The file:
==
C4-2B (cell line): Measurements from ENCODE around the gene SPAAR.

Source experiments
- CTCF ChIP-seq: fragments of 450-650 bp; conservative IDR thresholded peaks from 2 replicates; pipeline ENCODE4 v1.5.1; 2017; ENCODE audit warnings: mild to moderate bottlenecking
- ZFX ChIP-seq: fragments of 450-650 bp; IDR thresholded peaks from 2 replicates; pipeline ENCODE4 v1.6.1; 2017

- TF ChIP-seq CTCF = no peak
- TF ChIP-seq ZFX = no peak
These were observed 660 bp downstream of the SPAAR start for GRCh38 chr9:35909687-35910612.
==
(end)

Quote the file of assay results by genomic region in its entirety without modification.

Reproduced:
C4-2B (cell line): Measurements from ENCODE around the gene SPAAR.

Source experiments
- CTCF ChIP-seq: fragments of 450-650 bp; conservative IDR thresholded peaks from 2 replicates; pipeline ENCODE4 v1.5.1; 2017; ENCODE audit warnings: mild to moderate bottlenecking
- ZFX ChIP-seq: fragments of 450-650 bp; IDR thresholded peaks from 2 replicates; pipeline ENCODE4 v1.6.1; 2017

- TF ChIP-seq CTCF = no peak
- TF ChIP-seq ZFX = no peak
These were observed 660 bp downstream of the SPAAR start for GRCh38 chr9:35909687-35910612.